Comets are known as dirty snowballs. As they approach the Sun, the constant solar wind picks away at their snowy exterior, creating the beautiful tail we see trailing behind. But sometimes the solar wind is replaced with a solar hurricane, and in the case of Comet Encke, its graceful tail was completely torn off.
The series of images was captured by NASA’s STEREO spacecraft, which are normally gazing at the Sun from two positions in the Earth’s orbit. This allows them to see objects with 3-d vision.
Scientists have long suspected that the Sun’s solar wind can be a fickle thing. Usually it’s blowing steadily from the Sun, but in the case of a coronal mass ejection, it can become a fierce solar hurricane. When scientists detected a coronal mass ejection on the Sun, they refocused the space observatories on Comet Encke, which was unfortunate enough to be inside the orbit of Mercury, just to see what would happen.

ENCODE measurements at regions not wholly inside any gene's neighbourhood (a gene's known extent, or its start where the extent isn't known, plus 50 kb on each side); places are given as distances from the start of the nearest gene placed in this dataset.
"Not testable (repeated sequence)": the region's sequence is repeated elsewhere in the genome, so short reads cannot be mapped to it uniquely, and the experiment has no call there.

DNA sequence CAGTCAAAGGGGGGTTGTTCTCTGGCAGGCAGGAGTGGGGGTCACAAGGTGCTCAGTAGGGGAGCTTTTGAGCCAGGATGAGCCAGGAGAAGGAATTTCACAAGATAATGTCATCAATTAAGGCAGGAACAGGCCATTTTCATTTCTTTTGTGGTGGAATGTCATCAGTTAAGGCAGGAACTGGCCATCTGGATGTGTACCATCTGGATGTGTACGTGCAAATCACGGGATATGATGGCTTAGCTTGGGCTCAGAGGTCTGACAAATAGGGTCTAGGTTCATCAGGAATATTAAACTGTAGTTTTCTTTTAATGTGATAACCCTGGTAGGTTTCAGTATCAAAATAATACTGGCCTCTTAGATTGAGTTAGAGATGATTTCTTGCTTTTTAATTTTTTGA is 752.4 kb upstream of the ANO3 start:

As the giant cloud of magnetized gas struck the comet traveling thousands of kilometres a second, it brightened the tail briefly. And then the tail was ripped right off.
Astronomers think that the comet had a mini magnetic reconnection event, similar to what happens here on Earth when we’re struck by a coronal mass ejection. Oppositely directed magnetic fields around the comet “bumped into each other” by the magnetic fields in the CME. That released a burst of energy, and tore off the tail.
The researchers have stitched together several images into a movie, that shows the whole process happening. Just a warning, the video is 7 MB.
Original source: NASA News Release